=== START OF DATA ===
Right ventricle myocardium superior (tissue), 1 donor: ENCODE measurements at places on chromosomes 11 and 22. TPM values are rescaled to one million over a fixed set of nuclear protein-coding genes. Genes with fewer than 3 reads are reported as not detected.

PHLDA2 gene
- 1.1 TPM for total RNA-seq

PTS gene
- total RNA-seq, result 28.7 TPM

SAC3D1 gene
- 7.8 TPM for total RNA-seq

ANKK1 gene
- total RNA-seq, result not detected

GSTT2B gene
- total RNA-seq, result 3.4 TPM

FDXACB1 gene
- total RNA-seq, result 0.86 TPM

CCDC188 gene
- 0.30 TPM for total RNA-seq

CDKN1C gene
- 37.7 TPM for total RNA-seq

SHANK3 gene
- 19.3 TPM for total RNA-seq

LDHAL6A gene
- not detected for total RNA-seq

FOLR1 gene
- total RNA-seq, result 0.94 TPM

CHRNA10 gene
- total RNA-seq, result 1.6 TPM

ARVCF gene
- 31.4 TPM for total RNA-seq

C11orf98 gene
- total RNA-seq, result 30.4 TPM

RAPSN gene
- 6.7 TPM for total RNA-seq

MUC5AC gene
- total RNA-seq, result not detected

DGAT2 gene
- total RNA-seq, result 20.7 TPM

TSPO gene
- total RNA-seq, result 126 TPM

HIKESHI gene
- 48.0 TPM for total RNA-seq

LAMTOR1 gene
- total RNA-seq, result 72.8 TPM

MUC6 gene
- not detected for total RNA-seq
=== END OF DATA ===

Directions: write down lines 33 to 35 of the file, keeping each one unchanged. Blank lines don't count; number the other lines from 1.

- total RNA-seq, result not detected

DGAT2 gene
- total RNA-seq, result 20.7 TPM